2737 BC: Chinese emperor Shen-Nung uses cannabis ointments and teas to aid in pain relief. Later, the medical benefits of hemp began to appear in books of medicinal drugs across Asia.
1600s: A popular medical text called Anatomy of Melancholy notes that hemp extract is helpful for dealing with mental health disorders.
1700s: Hemp’s medicinal uses are documented in the New England Dispensatory and Edinburgh New Dispensatory—two highly respected resources for doctors in the 18th century.
1700s: The original 13 American colonies are required to produce crops with at least 25 percent hemp—in fact, both George Washington and Thomas Jefferson were hemp farmers. It becomes a common material for sails, clothes and rope. The Declaration of Independence is even written on hemp paper.
1851: Hemp extract is listed in the third edition of the U.S. Pharmacopeia as a pain reliever, sleep aid, and antidepressant. Major pharmaceutical companies begin selling cannabis tinctures for pain relief.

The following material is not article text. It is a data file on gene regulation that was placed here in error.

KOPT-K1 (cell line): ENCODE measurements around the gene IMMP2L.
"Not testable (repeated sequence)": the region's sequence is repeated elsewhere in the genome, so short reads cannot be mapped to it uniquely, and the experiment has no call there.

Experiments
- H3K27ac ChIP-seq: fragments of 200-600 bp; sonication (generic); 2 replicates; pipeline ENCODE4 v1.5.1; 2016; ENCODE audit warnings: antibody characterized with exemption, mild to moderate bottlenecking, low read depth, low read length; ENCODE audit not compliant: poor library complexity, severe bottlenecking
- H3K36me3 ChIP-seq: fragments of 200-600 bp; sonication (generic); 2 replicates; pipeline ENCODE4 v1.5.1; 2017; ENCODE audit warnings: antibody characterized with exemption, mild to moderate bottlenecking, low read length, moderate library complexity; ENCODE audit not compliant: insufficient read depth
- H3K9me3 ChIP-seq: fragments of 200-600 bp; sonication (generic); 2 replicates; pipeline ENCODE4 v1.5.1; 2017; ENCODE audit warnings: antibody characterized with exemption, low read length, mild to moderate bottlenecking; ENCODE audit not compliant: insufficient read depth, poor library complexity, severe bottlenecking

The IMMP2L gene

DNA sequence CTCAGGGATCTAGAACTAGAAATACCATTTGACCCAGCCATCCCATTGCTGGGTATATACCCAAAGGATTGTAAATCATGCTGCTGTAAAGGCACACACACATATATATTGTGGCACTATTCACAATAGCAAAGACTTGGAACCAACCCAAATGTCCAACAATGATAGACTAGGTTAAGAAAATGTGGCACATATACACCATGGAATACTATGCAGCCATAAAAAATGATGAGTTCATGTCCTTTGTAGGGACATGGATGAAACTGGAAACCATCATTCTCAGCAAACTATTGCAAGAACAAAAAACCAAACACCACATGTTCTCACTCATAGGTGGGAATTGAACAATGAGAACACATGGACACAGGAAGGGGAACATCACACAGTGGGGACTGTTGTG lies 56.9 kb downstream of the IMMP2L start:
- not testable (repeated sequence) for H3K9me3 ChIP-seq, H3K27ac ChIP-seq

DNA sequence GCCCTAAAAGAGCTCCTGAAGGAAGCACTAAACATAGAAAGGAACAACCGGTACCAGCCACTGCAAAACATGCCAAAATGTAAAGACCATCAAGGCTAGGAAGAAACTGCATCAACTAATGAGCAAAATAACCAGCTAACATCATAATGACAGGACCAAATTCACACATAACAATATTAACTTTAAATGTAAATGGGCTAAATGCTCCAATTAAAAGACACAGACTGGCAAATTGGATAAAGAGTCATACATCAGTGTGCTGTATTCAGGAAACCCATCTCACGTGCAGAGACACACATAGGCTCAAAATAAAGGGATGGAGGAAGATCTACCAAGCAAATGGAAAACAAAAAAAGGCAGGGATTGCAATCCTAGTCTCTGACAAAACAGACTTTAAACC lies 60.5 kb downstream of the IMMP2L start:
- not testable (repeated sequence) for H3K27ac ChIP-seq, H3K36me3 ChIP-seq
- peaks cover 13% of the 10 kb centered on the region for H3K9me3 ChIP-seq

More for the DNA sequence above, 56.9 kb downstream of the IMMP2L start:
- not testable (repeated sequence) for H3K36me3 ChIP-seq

1920s-1930s: An anti-cannabis crusade tied to the temperance and prohibition movements is propagated in media and film, which further stigmatizes the plant. The word “marijuana” is introduced to replace the familiar terms “cannabis” and “hemp.”
1937: The United States officially criminalizes marijuana.
1970s: Alternative health devotees begin (illegally) using hemp extracts for healing.
1996: The state of California legalizes medical cannabis for a list of serious health conditions.
2014: President Obama signs the Agriculture Improvement Act of 2014 into law, allowing farmers to start growing hemp under tightly controlled pilot programs.
2018: The Agriculture Improvement Act of 2018 allows licensed farmers to grow hemp more freely—and removes it from the Schedule I list of illegal substances.
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